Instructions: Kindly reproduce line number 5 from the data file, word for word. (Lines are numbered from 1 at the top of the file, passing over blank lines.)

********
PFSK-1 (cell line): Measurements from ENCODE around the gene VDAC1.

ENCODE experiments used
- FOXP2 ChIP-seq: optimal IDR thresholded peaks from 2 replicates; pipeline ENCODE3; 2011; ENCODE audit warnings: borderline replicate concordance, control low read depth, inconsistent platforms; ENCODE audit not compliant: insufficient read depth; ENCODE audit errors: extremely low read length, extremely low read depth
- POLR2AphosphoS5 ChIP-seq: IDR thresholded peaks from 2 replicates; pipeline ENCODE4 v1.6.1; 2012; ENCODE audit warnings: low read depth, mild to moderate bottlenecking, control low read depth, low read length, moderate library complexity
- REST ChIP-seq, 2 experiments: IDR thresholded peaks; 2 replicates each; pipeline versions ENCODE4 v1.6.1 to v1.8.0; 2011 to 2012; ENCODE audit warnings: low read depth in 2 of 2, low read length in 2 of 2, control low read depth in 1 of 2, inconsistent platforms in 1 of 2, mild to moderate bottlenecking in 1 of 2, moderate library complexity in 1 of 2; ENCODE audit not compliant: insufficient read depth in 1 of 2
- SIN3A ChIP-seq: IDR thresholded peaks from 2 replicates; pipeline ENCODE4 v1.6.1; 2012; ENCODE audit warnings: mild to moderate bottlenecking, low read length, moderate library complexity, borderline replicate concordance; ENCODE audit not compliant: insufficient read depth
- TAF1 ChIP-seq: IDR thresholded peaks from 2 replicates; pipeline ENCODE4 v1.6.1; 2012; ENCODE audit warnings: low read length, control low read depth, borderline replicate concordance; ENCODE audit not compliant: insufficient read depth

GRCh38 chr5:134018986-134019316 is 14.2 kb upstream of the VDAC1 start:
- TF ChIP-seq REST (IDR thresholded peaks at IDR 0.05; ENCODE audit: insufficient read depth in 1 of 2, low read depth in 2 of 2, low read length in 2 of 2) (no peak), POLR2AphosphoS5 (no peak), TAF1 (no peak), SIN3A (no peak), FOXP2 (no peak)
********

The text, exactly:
- REST ChIP-seq, 2 experiments: IDR thresholded peaks; 2 replicates each; pipeline versions ENCODE4 v1.6.1 to v1.8.0; 2011 to 2012; ENCODE audit warnings: low read depth in 2 of 2, low read length in 2 of 2, control low read depth in 1 of 2, inconsistent platforms in 1 of 2, mild to moderate bottlenecking in 1 of 2, moderate library complexity in 1 of 2; ENCODE audit not compliant: insufficient read depth in 1 of 2